Share judgements mindfully: Educated viewpoints contribute to the greater good

Michael LaRocca, Opinion Editor

Let’s start this piece with a small thought experiment.

I am a 19-year-old white male from a suburban town in New Jersey. I worked my way up to being the opinion editor of The Chronicle during my first year at college. I am currently the one that has the final say on what opinions are published in the newspaper, but does that make me qualified to thoughtfully speak about abortion? Or racial injustice? Most people, including myself, would say no.

However, in today’s era of social media, many believe there are no limits to the topics we can share our views on. A recent example is how social media reacted to the death of Queen Elizabeth II. While the United Kingdom was in the process of mourning its monarch of more than seven decades, many took to Twitter to poke fun at the late queen’s passing. 

An example of this was used in a recent Newsweek article, where they mentioned a tweet from comedian Tim Heidecker that said, “If you think the Queen’s death and the raid on Mar a Lago are just a coincidence you are a fucking idiot.”

This shows how people nowadays feel the need to insert their opinion into any discussion, no matter how unnecessary or unrelated it may be, strictly because they have the option to do so.

In a country where the prominence of disinformation can cause people’s understanding of the media to wane, what we as society need to avoid is someone’s uninformed opinion contributing to the struggle we are facing as a nation. If someone is informed on a certain topic, I believe that adds to a more informed population, something that can benefit us all for the future. 

Prior to social media, if you wanted to share your opinion on current events, you would either tell your friends about it, or maybe submit an article like this to a local newspaper. But now, the moment anything of note happens, people flock to their nearest keyboard and get to clacking away on things that are not of concern to them. 

I would say I’m guilty of this myself. I share my opinion all the time, either in this section, or when I complain about sports on Twitter or Instagram. I will never be a professional football player, so who am I to criticize their efforts? One might even say this entire piece is hypocritical in its nature. While I am the opinion editor, I shouldn’t be the one to invalidate any opinions others may have. But, in my own defense, I think there is a fairly thick line we can all tread, and I take that line to heart in the position I hold.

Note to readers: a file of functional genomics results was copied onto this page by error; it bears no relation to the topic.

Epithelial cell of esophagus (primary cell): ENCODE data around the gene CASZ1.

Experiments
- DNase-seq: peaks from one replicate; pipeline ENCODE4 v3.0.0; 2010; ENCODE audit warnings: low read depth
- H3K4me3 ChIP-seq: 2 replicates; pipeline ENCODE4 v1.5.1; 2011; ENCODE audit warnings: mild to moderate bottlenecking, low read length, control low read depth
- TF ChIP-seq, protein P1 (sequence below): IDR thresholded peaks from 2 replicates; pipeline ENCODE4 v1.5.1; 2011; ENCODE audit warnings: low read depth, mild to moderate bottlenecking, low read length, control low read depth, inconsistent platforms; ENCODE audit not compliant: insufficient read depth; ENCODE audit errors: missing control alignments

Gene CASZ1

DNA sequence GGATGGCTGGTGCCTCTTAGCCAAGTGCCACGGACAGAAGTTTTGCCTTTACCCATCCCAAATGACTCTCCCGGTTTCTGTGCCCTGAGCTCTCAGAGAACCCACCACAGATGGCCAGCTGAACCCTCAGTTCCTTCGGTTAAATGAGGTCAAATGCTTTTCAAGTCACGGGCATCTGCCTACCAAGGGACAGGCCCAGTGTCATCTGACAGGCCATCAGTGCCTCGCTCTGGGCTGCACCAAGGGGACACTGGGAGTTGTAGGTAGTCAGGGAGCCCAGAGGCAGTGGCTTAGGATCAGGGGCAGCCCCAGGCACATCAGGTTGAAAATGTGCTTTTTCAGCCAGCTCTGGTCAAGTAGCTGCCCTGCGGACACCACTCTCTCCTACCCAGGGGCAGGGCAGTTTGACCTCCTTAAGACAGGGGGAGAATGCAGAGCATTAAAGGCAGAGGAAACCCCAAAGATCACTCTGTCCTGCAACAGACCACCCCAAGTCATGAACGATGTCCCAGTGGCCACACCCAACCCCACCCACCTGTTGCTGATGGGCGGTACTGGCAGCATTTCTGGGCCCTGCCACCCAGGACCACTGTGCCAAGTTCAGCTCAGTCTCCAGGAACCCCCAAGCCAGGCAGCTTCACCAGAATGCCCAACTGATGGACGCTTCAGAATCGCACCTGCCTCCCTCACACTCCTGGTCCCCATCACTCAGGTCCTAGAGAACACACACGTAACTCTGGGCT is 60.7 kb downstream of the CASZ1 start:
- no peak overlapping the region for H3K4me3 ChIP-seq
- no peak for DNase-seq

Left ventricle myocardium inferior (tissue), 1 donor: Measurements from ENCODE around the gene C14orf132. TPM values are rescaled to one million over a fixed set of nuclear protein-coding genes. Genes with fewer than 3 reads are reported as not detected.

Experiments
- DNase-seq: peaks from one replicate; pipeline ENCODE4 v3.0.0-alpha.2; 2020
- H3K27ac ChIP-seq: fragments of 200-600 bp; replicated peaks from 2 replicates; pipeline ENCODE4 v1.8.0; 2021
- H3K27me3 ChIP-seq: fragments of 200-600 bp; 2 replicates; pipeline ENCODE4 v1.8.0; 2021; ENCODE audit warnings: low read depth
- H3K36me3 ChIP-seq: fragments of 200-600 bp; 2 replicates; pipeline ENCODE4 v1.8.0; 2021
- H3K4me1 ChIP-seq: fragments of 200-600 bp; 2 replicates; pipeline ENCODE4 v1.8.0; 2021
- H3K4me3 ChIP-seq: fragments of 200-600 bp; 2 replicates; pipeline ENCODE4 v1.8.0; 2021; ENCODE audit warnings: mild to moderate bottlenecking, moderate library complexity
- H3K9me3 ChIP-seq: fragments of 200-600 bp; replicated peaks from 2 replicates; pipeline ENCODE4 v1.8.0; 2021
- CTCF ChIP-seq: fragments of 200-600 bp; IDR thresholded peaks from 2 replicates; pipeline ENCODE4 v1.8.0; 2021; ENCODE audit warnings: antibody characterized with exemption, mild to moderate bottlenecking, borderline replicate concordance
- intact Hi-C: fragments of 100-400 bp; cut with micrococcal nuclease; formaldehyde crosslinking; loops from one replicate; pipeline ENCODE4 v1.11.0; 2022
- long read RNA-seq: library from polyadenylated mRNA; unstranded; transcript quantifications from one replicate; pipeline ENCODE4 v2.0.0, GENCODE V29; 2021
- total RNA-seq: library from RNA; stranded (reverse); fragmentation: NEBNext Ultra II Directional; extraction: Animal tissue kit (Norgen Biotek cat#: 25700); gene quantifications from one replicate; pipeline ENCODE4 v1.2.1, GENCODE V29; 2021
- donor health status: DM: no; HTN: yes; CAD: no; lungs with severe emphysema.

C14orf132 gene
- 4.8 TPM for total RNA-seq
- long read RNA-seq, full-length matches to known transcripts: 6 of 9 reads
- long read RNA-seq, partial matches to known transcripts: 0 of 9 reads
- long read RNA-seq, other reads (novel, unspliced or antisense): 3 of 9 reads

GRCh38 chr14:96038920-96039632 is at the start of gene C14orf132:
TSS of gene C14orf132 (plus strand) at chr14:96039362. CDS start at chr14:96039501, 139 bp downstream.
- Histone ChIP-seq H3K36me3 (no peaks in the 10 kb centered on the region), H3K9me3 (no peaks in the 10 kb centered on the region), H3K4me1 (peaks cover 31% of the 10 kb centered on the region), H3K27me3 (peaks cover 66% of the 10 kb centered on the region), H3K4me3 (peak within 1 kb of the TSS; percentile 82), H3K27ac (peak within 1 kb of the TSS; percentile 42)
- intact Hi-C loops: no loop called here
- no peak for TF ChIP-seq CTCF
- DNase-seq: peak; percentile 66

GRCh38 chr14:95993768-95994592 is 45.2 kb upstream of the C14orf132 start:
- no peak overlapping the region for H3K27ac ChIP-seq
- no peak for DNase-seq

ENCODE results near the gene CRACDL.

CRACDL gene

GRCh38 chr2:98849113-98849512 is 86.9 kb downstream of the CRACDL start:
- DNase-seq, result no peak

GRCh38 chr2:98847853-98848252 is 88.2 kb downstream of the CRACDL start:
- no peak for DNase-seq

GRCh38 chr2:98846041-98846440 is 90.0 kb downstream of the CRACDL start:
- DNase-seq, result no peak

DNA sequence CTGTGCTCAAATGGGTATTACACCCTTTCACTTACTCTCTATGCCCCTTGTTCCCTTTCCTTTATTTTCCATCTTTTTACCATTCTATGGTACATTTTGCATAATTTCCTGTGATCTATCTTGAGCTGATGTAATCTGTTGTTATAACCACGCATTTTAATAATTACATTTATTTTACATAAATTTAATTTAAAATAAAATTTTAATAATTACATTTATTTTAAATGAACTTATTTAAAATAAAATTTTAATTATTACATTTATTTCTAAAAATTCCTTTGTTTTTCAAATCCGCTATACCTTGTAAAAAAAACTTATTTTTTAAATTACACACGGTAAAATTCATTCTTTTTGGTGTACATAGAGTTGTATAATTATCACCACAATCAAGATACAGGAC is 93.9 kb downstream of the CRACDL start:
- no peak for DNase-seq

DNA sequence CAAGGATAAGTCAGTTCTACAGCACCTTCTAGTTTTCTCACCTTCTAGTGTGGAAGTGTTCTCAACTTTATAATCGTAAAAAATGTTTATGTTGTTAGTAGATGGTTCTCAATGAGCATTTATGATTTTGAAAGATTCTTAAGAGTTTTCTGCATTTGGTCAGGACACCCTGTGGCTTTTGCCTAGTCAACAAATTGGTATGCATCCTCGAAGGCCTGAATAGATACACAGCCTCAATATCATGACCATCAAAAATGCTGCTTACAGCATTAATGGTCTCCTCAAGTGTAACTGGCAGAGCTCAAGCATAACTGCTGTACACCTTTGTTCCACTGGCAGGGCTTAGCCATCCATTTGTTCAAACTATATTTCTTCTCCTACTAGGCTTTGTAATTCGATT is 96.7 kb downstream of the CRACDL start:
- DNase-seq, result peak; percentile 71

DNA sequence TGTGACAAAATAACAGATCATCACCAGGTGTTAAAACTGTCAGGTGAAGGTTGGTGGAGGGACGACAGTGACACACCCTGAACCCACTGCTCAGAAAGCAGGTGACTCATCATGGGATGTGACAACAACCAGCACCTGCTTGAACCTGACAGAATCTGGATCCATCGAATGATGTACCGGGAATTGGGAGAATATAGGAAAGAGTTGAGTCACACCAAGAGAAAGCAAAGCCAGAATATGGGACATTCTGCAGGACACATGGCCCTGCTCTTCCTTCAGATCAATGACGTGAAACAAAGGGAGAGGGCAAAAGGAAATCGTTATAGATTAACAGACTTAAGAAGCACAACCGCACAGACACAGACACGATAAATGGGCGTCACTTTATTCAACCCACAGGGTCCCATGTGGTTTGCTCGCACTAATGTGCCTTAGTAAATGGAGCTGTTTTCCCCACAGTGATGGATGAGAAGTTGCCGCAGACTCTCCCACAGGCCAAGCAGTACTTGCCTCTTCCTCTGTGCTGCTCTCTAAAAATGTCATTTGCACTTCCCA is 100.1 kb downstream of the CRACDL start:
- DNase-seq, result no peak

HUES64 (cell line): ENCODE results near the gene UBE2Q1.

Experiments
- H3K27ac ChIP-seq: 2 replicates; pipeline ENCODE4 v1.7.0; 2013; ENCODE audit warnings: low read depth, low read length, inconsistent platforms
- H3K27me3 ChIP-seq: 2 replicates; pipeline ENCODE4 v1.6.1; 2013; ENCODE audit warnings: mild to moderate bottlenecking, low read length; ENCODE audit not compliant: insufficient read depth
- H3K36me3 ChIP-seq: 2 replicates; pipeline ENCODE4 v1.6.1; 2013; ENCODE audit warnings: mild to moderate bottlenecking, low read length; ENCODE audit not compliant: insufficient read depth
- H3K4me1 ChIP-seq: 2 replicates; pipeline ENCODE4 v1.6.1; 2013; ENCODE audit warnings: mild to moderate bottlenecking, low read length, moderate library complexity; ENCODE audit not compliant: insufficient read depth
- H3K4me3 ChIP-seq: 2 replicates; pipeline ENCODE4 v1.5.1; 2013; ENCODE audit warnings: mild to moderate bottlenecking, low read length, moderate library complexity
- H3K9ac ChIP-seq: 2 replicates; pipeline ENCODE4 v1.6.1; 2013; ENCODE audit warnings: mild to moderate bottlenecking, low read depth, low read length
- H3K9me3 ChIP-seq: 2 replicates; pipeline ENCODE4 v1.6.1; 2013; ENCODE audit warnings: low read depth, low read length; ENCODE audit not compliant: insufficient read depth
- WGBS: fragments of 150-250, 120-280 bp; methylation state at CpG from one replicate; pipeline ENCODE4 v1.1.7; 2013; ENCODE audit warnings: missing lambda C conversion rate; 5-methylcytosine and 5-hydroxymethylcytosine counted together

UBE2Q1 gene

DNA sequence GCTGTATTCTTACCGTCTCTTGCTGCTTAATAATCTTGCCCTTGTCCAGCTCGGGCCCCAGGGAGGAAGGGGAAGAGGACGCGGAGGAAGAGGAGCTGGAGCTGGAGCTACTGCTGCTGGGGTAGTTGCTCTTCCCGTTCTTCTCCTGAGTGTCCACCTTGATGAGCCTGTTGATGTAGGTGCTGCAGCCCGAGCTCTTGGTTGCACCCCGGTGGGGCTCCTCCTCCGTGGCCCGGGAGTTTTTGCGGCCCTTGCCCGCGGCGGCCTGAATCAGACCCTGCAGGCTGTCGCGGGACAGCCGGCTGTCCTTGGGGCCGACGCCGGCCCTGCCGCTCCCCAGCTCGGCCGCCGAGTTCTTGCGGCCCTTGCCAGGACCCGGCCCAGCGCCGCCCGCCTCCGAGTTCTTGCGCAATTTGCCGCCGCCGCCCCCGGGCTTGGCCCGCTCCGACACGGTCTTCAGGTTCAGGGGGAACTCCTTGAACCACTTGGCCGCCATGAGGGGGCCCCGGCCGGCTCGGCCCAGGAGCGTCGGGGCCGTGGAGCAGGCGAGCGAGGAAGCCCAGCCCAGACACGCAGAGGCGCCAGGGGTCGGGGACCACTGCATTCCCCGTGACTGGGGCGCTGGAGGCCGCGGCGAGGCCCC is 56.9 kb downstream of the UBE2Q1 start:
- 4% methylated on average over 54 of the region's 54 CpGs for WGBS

When the Supreme Court’s draft opinion regarding the overturning of Roe v. Wade was released in May, I knew I wanted to publish a piece in my section about it. At that moment, I knew that I had nothing of value to say, so I didn’t say anything. Instead, The Chronicle’s managing editor, Nicole McIsaac, chose to vocalize her own perspective, and I believe our publication was all the better for it. The public was able to hear an opinion from someone that has a personal connection to the subject matter rather than one who would only prove they know nothing about the topic at hand. 

In this world, everyone has the right to an opinion, and that is something I will maintain for the rest of my days. However, there are people more qualified than others when it comes to making those opinions public. For example, I would trust a Quinnipiac University School of Business professor’s opinion on the state of the economy much more than one of a high school freshman. 

That was the mindset I took when I received McIsaac’s opinion. I knew that she could produce a piece one million times more valuable to the public than anything I could have ever hoped to write on the topic. And I was fine with that. It’s okay to feel that way. 

I believe that we as a society need to learn that while we all may have our preconceived notions about anything, we’re not always required to vocalize them. I think that we should all step back and let those who are more qualified speak. And if you are that qualified person, by all means shout your opinions from the rooftops, but think first. It’s not too hard to tell.